SHANGHAI (Reuters) - As China winds down for a week-long national break, the country’s graft watchdog has sent officials happy holiday wishes - with a twist.
The Central Commission for Discipline Inspection (CCDI) warned officials to stick to a stringent “frugality code” over the mid-Autumn festival next week and avoid receiving money or abusing public funds, the state-run China Daily said on Friday.
The holiday, which starts on Monday, sees companies, markets and government bodies shut down and is often a time for banquets and gift-giving - which have come under scrutiny from a long-running corruption crackdown led by President Xi Jinping.
“Those using public funds for banquets, giving or accepting gifts or money, using official cars without authorisation and holding lavish weddings or funerals were frequently found ahead of or during such holidays in recent years,” the CCDI said.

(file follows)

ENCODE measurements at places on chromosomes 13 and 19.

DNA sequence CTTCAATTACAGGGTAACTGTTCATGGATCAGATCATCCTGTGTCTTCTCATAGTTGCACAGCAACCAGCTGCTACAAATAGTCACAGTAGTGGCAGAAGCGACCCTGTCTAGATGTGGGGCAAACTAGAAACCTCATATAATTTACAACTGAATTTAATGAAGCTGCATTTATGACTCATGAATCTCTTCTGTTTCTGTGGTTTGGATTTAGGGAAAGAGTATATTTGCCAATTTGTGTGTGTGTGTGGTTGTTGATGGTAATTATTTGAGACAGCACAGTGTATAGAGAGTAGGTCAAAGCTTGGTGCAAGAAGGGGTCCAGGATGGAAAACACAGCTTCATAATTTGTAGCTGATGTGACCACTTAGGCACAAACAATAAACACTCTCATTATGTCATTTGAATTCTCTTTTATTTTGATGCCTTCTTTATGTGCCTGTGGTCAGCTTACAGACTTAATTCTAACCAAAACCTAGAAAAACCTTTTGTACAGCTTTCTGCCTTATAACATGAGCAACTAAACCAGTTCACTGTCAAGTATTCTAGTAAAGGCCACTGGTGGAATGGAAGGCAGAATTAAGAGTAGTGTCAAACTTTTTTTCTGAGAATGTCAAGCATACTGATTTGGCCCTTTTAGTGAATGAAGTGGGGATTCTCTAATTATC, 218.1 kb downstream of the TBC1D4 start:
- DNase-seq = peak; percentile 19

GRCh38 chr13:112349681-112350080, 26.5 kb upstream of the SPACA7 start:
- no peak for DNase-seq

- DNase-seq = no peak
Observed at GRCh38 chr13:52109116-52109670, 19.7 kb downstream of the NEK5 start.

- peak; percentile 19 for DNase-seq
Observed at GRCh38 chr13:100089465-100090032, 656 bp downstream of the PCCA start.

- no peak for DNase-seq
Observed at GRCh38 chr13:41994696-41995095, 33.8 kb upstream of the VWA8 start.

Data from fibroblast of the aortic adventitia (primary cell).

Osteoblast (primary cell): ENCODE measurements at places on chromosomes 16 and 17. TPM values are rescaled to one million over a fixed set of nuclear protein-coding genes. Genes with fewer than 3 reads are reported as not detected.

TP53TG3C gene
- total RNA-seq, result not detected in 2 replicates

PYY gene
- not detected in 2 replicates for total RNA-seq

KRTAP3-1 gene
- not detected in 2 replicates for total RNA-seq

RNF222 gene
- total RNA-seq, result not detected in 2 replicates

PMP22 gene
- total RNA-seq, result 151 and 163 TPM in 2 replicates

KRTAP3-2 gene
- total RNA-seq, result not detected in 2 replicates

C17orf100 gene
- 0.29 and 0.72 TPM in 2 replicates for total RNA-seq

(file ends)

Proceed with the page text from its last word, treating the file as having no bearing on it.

The commission added that from 2015-2017 it had found 989 cases of officials violating frugality rules, including giving unauthorised bonuses or misusing public funds, during the country’s two “Golden Week” holidays.
“Such holidays are good for allowing officials to have a rest, but discipline must be continuously highlighted during the period,” the body said.
China’s anti-corruption drive has snared politicians and company leaders over the last few years. The latest high-profile case saw the director of China’s National Energy Administration placed under investigation for graft this month.
Reporting by Adam Jourdan; Editing by Michael Perry